Registered: 03/11/09
Posts: 1712
Loc: London, England
Originally Posted By: Loren D
That is an EXCELLENT video.


+1

if a picture paints a thousand words, a moving picture paints a million.
With sound, a billion.

Something constructive. Now, how Max responds to instruction will dictate the next move. We await his next video with clean(er) unisons and cleaner technique.

Thanks, Mark.

Thanks, Jeff, too. You posted while I was waxing praise.


Edited by rxd (10/21/11 08:23 AM)
Edit Reason: Timing
_________________________
Concert & Recording tuner-tech, London, England.
"in theory, practice and theory are the same thing. In practice, they're not." - Lawrence P. 'Yogi' Berra.

Eschew obfuscation.



Top
#1774544 - 10/21/11 08:26 AM Re: Tuning a piano with mediator [Re: Maximillyan]
Mark R. Offline
2000 Post Club Member

Registered: 07/31/09
Posts: 2014
Loc: Pretoria, South Africa
My pleasure. I was elated when I found that video, between all the noise on youtube.

For the record: I am in no position to criticise, let alone instruct anyone here. But I can still share what I hear and see and think is worthwhile. That video shows a level to which I can only aspire myself!
_________________________
Autodidact interested in piano technology.

1922 49" Zimmermann, project piano.
1970 44" Ibach, daily music maker.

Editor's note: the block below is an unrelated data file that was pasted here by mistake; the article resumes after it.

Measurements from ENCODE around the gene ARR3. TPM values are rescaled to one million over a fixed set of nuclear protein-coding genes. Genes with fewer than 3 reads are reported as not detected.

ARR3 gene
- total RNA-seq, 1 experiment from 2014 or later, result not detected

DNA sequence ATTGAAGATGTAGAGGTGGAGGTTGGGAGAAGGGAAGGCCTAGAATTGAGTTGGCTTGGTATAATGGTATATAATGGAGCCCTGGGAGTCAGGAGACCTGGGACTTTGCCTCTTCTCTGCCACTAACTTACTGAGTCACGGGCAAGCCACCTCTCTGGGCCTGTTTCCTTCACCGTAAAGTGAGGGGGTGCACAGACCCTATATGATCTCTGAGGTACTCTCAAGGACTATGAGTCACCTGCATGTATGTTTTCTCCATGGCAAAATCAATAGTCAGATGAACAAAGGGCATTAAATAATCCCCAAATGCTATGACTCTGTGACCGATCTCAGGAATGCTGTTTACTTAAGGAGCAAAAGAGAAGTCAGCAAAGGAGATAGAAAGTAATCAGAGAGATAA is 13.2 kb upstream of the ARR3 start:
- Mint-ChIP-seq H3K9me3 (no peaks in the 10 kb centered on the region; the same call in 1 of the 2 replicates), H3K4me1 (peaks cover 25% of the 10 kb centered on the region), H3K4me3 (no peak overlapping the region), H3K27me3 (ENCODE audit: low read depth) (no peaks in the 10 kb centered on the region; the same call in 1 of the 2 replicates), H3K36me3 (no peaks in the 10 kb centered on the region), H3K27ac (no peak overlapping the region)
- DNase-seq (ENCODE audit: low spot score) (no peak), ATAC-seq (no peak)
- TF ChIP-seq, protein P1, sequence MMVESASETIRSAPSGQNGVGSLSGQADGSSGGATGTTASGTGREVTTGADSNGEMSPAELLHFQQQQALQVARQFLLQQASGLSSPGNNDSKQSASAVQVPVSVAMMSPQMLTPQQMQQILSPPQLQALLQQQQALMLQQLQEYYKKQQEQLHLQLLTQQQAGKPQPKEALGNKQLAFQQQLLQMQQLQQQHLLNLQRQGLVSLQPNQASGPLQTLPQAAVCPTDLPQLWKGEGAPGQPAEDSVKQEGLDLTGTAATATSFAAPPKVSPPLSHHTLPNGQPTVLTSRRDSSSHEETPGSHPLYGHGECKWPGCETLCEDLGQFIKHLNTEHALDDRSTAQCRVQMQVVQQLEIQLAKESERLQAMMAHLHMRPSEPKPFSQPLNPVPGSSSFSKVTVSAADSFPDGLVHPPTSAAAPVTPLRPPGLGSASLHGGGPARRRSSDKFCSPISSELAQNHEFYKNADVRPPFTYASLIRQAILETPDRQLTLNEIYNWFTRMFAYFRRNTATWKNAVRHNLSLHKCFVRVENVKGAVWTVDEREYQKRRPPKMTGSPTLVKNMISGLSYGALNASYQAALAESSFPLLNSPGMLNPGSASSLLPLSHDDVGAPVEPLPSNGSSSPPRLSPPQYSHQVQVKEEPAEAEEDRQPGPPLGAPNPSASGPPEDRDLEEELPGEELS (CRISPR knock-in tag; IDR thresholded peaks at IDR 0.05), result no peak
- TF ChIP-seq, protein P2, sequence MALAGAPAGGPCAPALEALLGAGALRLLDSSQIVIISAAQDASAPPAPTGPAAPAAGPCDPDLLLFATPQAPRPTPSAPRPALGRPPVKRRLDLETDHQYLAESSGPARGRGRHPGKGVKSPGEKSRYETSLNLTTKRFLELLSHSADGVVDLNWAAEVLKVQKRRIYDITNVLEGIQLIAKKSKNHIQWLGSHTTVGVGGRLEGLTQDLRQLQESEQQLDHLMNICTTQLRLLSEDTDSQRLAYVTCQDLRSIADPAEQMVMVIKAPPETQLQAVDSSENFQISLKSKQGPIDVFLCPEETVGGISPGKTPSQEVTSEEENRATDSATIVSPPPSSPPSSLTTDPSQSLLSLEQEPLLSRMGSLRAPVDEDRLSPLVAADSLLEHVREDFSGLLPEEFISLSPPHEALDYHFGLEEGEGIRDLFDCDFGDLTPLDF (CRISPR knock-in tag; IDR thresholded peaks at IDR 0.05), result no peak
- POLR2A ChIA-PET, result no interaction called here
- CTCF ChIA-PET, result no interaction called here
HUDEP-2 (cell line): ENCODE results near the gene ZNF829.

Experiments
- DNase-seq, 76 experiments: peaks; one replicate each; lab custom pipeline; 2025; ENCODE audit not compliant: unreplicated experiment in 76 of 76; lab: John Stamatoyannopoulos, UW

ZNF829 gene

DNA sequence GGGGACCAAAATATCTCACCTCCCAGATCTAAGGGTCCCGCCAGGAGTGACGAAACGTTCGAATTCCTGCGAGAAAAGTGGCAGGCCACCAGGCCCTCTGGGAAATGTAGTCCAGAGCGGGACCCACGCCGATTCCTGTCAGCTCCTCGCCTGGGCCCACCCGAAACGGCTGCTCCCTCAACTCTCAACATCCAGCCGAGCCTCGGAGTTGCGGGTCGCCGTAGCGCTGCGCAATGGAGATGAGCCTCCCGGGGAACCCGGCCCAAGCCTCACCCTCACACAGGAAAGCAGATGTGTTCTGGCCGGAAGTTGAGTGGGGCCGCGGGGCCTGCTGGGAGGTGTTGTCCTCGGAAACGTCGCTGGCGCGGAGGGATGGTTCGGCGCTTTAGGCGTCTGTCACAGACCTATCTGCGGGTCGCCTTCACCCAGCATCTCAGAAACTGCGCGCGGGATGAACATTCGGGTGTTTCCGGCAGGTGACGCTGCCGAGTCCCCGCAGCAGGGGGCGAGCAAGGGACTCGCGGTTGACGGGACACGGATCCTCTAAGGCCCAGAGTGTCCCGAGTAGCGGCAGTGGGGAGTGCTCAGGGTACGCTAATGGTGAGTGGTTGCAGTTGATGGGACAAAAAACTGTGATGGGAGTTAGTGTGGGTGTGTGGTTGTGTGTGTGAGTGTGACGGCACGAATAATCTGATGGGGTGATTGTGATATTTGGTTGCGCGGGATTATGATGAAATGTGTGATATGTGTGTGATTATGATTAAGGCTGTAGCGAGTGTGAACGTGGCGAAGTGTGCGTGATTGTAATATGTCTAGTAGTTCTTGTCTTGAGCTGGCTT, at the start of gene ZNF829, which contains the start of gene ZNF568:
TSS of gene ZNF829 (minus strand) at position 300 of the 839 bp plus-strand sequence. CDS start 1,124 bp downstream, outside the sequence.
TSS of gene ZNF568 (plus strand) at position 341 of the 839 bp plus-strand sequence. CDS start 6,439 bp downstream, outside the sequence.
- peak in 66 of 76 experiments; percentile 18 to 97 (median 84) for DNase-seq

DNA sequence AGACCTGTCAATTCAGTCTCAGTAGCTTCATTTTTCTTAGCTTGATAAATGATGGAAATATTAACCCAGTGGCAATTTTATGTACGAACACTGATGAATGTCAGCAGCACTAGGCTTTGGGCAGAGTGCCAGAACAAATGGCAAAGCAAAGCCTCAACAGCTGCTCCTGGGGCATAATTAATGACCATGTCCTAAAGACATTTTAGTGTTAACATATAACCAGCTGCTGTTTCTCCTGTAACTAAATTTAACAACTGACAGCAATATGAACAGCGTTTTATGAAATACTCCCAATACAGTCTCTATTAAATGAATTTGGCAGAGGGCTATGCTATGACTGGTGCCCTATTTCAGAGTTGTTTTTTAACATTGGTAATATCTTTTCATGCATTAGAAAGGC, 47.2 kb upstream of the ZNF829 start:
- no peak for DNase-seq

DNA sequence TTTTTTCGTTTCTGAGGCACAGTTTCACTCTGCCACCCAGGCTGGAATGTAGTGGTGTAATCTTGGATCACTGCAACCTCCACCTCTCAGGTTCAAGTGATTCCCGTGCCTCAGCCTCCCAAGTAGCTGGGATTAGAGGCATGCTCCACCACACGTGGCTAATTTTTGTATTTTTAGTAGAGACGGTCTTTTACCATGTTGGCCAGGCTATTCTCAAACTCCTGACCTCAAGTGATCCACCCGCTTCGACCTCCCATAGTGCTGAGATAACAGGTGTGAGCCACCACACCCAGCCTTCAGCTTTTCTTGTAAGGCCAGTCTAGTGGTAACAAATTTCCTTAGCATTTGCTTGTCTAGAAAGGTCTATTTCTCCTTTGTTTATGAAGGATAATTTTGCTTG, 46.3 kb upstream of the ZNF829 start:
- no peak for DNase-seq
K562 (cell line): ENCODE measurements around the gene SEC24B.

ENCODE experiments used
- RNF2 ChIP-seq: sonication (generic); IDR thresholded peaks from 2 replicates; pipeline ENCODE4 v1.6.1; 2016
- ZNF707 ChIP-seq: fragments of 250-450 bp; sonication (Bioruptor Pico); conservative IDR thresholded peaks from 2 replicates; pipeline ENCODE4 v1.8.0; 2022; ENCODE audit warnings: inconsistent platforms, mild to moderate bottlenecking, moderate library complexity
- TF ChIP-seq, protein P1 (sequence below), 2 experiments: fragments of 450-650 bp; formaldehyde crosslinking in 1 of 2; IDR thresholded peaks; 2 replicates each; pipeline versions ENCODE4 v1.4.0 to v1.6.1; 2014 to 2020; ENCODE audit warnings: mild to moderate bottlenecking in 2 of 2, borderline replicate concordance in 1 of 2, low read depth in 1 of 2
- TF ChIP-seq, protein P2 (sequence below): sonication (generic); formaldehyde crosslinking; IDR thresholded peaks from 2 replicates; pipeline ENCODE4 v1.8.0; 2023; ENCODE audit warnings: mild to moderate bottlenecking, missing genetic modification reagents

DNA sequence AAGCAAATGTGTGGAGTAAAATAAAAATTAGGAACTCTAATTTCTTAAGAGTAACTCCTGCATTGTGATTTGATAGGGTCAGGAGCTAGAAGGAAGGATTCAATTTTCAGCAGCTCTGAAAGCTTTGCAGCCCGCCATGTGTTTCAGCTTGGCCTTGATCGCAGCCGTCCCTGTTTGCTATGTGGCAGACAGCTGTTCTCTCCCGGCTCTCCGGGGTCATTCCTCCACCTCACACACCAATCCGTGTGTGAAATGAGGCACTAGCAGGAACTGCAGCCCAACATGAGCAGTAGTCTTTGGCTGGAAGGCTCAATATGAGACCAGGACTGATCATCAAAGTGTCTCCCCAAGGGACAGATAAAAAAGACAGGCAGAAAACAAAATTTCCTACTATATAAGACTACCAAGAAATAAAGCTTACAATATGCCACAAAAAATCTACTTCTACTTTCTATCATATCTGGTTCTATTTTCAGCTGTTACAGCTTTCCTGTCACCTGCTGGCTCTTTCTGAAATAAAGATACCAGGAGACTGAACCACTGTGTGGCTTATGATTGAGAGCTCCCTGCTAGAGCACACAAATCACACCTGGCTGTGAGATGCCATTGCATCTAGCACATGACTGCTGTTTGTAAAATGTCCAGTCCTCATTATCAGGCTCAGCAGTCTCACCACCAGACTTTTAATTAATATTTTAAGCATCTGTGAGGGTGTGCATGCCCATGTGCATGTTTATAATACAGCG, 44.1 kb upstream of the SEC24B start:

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#1774547 - 10/21/11 08:39 AM Re: Tuning a piano with mediator [Re: Maximillyan]
Loren D Offline
2000 Post Club Member

Registered: 06/22/10
Posts: 2546
Loc: PA
Interesting, though. Watching him tune with the lever at 2:00, he obviously flags the pin downward a bit when rotating counterclockwise, while using a slight upward push to set. I've always tended to pull slightly upward and then set with a slightly downward push; sort of the reverse of what he does. His way seems more relaxed. He definitely sets a nice unison!
_________________________
DiGiorgi Piano Service (1984-2013)
http://www.digiorgipiano.com

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#1774564 - 10/21/11 09:39 AM Re: Tuning a piano with mediator [Re: Loren D]
UnrightTooner Offline
4000 Post Club Member

Registered: 11/13/08
Posts: 4940
Loc: Bradford County, PA
Originally Posted By: Loren D
Interesting, though. Watching him tune with the lever at 2:00, he obviously flags the pin downward a bit when rotating counterclockwise, while using a slight upward push to set. I've always tended to pull slightly upward and then set with a slightly downward push; sort of the reverse of what he does. His way seems more relaxed. He definitely sets a nice unison!


You can only tell so much from a video, although this is a very good one! He may not be actually moving the foot of the pin when going CCW, but merely rendering the string. And the final CW movement may be what is called “the monkey’s tail” to equalize the torque in the pin. The term is seldom heard. The technique is valuable for very tight pins with plenty of V-bar friction. This is the situation where I will also use tuning blows. But then he just may be doing the reverse of what you and I normally do, Loren. It's hard to be sure...